Space Walker Mom

by Jeanette Cain

More articles in People

Kathy (Kathryn C.) Thornton, a native of Montgomery, Alabama, dreamed of becoming an astronaut from an early age, but began as a physicist for the United States Army. Thornton has been on four space shuttle missions, and is the record holder of the most space walks by an American female astronaut.

In the 1980s, as an U.S. Army physicist, Thornton worked on solving problems associated with spaceflight, but only within the confines of her office. Thornton earned her physics degree from the University of Virginia and from Auburn University. While stationed and working at the Army's Science and Technology Center (Charlottesville, Virginia), Thornton read an announcement from NASA: "looking for space shuttle program recruits."

NASA will interview around 4,000 people every two years seeking to fill the 20 astronaut positions that are open. Competition within this NASA program is stiff and hard. In an interview with James T. Black in Southern Living Magazine, Thornton said, "The interviews were hard, but once you got into the program, the training was even more intense."

As a child Thornton remembers the family's S-shaped driveway. Her brothers and sisters, and of course, Thornton, would ride skateboards around the drive while talking to one another on walkie-talkies. Thornton said all family members took turns being ground control when on the fantasy space missions, but she never failed to be the astronaut.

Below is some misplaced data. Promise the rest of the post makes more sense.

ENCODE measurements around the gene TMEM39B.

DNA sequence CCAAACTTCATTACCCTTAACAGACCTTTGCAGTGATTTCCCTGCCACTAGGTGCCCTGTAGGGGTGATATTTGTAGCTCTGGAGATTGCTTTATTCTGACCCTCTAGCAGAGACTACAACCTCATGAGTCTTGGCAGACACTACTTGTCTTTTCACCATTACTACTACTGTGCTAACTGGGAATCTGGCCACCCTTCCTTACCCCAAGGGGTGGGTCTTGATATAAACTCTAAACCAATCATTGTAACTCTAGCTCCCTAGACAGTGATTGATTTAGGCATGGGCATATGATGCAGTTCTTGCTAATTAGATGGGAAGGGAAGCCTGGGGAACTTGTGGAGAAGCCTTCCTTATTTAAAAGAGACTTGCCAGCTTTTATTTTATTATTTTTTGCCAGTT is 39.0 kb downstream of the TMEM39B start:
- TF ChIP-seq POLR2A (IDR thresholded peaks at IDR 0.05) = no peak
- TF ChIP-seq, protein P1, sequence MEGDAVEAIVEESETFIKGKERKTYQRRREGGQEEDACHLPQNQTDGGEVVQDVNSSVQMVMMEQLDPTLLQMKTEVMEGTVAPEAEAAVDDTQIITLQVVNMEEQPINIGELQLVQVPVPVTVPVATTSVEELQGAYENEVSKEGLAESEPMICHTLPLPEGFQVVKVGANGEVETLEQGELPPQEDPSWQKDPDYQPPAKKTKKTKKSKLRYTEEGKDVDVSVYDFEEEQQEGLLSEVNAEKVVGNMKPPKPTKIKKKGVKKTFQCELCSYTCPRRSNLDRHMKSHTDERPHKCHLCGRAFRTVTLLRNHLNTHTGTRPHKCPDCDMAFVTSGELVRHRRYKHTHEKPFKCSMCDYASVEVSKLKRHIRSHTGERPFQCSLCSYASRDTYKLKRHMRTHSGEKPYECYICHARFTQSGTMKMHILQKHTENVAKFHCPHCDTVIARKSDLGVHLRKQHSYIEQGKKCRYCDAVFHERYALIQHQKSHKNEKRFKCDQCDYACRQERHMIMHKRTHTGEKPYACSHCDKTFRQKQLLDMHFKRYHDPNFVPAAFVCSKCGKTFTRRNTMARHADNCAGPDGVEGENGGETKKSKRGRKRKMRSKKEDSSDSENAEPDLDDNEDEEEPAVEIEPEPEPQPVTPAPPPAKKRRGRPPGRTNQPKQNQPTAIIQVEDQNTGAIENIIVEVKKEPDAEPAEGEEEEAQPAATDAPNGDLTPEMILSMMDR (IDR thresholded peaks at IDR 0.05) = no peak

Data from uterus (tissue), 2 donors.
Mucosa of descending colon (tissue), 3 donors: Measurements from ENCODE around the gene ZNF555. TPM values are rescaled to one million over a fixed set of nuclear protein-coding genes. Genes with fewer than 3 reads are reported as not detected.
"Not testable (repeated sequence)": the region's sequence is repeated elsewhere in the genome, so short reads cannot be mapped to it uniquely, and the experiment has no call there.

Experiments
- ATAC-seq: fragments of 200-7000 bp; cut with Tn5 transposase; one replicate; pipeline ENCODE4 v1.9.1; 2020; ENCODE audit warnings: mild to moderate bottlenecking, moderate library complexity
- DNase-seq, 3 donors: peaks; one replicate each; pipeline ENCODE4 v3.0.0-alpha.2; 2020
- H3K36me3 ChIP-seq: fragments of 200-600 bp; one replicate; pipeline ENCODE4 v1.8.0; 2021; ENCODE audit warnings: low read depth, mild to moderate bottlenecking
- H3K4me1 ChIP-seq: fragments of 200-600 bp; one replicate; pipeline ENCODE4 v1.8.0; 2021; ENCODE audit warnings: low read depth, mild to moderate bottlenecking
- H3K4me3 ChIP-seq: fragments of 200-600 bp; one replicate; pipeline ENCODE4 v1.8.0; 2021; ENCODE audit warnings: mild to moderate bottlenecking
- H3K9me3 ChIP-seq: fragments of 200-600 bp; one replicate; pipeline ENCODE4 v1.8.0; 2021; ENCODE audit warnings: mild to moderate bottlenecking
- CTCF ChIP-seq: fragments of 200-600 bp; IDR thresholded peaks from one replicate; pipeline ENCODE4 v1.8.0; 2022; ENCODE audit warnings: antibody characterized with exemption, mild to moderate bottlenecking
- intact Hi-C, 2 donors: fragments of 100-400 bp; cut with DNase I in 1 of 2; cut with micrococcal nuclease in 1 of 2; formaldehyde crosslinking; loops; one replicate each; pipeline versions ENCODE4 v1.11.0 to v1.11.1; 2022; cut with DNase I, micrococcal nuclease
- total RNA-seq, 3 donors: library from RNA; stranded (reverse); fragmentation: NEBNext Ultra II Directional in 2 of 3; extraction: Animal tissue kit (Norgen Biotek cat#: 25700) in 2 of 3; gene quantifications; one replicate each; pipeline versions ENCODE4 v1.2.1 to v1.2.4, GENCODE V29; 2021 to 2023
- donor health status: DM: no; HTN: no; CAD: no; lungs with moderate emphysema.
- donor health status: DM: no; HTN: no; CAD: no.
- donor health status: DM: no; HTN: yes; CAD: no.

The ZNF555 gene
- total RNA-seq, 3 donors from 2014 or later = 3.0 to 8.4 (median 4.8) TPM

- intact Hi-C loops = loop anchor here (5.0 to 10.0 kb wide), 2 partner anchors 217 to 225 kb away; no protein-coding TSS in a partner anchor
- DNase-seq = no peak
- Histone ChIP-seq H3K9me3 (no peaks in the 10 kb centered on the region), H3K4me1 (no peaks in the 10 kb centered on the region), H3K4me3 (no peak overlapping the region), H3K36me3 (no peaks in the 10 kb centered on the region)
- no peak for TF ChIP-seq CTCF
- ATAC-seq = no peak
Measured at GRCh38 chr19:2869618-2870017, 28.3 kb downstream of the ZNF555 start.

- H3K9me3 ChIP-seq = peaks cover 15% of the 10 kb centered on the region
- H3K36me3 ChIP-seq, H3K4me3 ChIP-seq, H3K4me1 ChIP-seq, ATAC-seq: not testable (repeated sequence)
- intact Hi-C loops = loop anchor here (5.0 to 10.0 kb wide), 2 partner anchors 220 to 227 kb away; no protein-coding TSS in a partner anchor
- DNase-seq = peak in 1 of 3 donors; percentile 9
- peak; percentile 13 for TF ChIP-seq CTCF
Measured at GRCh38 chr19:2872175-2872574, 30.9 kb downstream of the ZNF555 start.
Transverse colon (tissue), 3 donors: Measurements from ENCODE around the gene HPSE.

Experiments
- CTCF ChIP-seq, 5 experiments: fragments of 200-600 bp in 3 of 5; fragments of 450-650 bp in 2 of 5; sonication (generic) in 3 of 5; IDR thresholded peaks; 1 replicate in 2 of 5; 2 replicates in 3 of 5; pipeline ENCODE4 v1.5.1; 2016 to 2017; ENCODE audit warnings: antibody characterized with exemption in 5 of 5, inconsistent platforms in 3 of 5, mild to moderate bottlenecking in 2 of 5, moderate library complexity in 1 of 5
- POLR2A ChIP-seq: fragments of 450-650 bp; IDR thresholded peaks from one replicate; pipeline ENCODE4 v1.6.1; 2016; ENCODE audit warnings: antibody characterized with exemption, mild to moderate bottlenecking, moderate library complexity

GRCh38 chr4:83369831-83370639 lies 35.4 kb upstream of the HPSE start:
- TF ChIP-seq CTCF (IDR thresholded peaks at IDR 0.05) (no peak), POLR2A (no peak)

In the real world, Thornton's first shuttle mission was in 1989. She said that all astronauts, even those old pros, will have problems adjusting to weightlessness. It proved to be disorienting for Thornton when left and right, up and down seemed to be out of the usual perspective. She compares it to being turned upside down in one's house, "Could you find your way to the kitchen?" But today Thornton would say that she is at home in the space shuttle, just like being at home in her kitchen.

Thornton's second flight was floating outside the spacecraft orbiting over 300 miles above the Earth's surface. The mission was to retrieve a damaged satellite, and then a year later she was aboard the Endeavour and walked about space to repair the Hubble telescope. Thornton's combined missions have her over 40 days in orbit above Earth. Her last mission was on the Columbia, which she believed gave her the most enjoyment.

After the last mission, Thornton has been helping NASA with the ISS, International Space Station. The ISS will allow scientists world-wide to spend months in space working on research and experiments. Thornton helped develop the tools that will be used by the astronauts working outside to build the ISS.

What's so special about a female that walks in space? This astronaut happens to be the mother of three girls, but says her daughters do not think of her space walks as a big deal. Thornton told Black,"My oldest was two when I became an astronaut, so it's all they've ever known. There's a wall in one of their schools of parents and grandparents who are or were astronauts. There must be 35 or 40 people up there."


1. Black, James T. Southern Living: "Walking in Space." Southern Living Publishing: US June 1997. Volume 32, Number 6. pg.126